The claimant originally sought damages limited by the Claim Form in the sum of £150,000.00 later amending the claim to £300,000.00 and producing a schedule of loss seeking £433,000.00.

The Defendant served an amended defence disclosing surveillance evidence suggesting the Claimant had not suffered any personal injuries or not to the extent claimed.

Following negotiations the Claimant accepted £50,000.00 with costs to be assessed if not agree.

The matter was the subject of a detailed assessment before a Costs Judge wherein the main issue related to the instruction by the Claimant of solicitors based in the City of London seeking rates of Grade A – £450.00, Grade B £320.00, Grade C £250.00 with Grade D claimed at £160.00.

The Paying Party submitted, bearing in mind the nature of the dispute and the extent of the claim, that it was unreasonable for the Claimant to have instructed City Solicitors proposing guideline rates reflecting national one firm of solicitors as the appropriate starting point.

On the assessment the Costs Judge considered it was not “objectively reasonable” for the Claimant to have instructed City of London Solicitors and in considering “which firm” ought to have been instructed the Costs Judge concluded that the Claimant was not required to approach the “cheapest” Solicitor finding that it would have been “objectively reasonable” for the Claimant to have approached a central London firm.

The Costs Judge went on the acknowledge that the guideline rates were of assistance as a “starting point” and reflecting a number of factors allowed a 20 per cent uplift on the guideline rates thus £380.00, £290.00, £235.00 and £140.00 allowed respectively.

The Paying Party appealed this decision arguing that the Costs Judge has asked himself the wrong question, had failed to provide reasons for reaching his conclusion and further and in the alternative having selected a central London firm was not entitled to apply an uplift to the guideline rates.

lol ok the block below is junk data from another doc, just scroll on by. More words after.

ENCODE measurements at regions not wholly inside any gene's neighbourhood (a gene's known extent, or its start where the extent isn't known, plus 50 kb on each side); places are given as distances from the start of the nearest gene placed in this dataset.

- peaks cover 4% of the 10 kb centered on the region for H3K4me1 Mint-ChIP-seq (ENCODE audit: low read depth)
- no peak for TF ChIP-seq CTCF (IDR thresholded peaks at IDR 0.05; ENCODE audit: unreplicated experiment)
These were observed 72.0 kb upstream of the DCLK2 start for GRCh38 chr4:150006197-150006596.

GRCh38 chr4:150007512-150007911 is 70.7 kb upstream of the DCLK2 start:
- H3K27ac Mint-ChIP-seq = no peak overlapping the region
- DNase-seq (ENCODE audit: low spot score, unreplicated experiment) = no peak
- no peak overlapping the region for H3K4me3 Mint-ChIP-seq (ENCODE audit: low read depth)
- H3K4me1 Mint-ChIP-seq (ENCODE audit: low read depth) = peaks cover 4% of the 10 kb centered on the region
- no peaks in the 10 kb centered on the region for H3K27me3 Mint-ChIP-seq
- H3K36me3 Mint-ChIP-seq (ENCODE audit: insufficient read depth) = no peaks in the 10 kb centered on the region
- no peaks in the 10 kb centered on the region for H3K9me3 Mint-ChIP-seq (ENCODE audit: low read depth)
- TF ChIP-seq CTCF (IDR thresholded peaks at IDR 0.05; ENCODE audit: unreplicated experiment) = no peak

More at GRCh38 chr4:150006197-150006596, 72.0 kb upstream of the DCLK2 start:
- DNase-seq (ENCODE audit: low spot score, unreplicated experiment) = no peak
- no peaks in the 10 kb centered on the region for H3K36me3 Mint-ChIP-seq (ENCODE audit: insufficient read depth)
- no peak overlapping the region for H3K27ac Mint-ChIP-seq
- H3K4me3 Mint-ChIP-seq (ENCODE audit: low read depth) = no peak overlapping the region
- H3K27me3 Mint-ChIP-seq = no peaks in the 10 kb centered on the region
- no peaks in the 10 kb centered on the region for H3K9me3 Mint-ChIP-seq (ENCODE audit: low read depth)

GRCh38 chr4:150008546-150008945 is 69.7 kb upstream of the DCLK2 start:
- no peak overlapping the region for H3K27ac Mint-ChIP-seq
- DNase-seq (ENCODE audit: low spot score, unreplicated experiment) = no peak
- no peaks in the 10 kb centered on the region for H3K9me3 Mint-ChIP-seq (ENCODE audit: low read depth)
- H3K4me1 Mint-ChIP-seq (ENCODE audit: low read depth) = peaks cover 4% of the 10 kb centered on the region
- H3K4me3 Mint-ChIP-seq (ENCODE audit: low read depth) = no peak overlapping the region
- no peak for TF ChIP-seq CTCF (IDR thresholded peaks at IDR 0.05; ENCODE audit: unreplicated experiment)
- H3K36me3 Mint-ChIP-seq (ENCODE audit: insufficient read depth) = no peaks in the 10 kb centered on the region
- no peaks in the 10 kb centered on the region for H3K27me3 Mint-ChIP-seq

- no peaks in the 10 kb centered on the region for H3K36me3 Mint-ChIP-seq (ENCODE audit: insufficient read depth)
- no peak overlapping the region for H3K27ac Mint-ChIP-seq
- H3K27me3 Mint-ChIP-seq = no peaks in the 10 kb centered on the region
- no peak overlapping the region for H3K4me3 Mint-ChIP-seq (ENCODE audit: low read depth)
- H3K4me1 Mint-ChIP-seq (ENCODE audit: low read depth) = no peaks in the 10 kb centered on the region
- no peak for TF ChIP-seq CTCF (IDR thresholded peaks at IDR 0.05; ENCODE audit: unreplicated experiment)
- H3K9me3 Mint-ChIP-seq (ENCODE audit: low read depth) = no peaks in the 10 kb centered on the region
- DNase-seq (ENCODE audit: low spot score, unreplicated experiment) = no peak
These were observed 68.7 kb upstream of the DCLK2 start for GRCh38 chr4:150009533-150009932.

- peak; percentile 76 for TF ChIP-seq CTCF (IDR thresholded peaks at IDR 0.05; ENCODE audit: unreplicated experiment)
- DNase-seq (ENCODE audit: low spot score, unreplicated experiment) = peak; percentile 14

The Claimant lived in Oxted and worked in Croydon therefore, the Claimant argued, it was reasonable to instruct London Solicitors.  Further the Claimant referred to the claim being in the region of £400,000 notwithstanding the settlement agreed at £50,000.00.

The Judge found that there could be no criticism of the Costs Judge’s observation that the Claimant was not required to approach “the cheapest Solicitor” however expressed concern as to the question the Costs Judge posed and considered the failure of the Costs Judge to provide reasons why he selected the rates applicable to central London Solicitors and had rejected the Paying Party’s submission that the appropriate starting point was the rates for national one Solicitors.

The Judge considered that by applying the “uplift” to central London guideline rates the result was that there was little difference between the reasonable hourly rates allowed for Grades B _ D, and those originally claimed those rates being considered as unreasonable for the Claimant to recover.

The Judge held that it was not reasonable to instruct Solicitors either within the City or central London preferring rates reflecting Solicitors within national band one however the Judge acknowledged that guideline rates are only  guide and allowed, therefore, £295.00, £230.00, £175.00 and £120.00 respectively.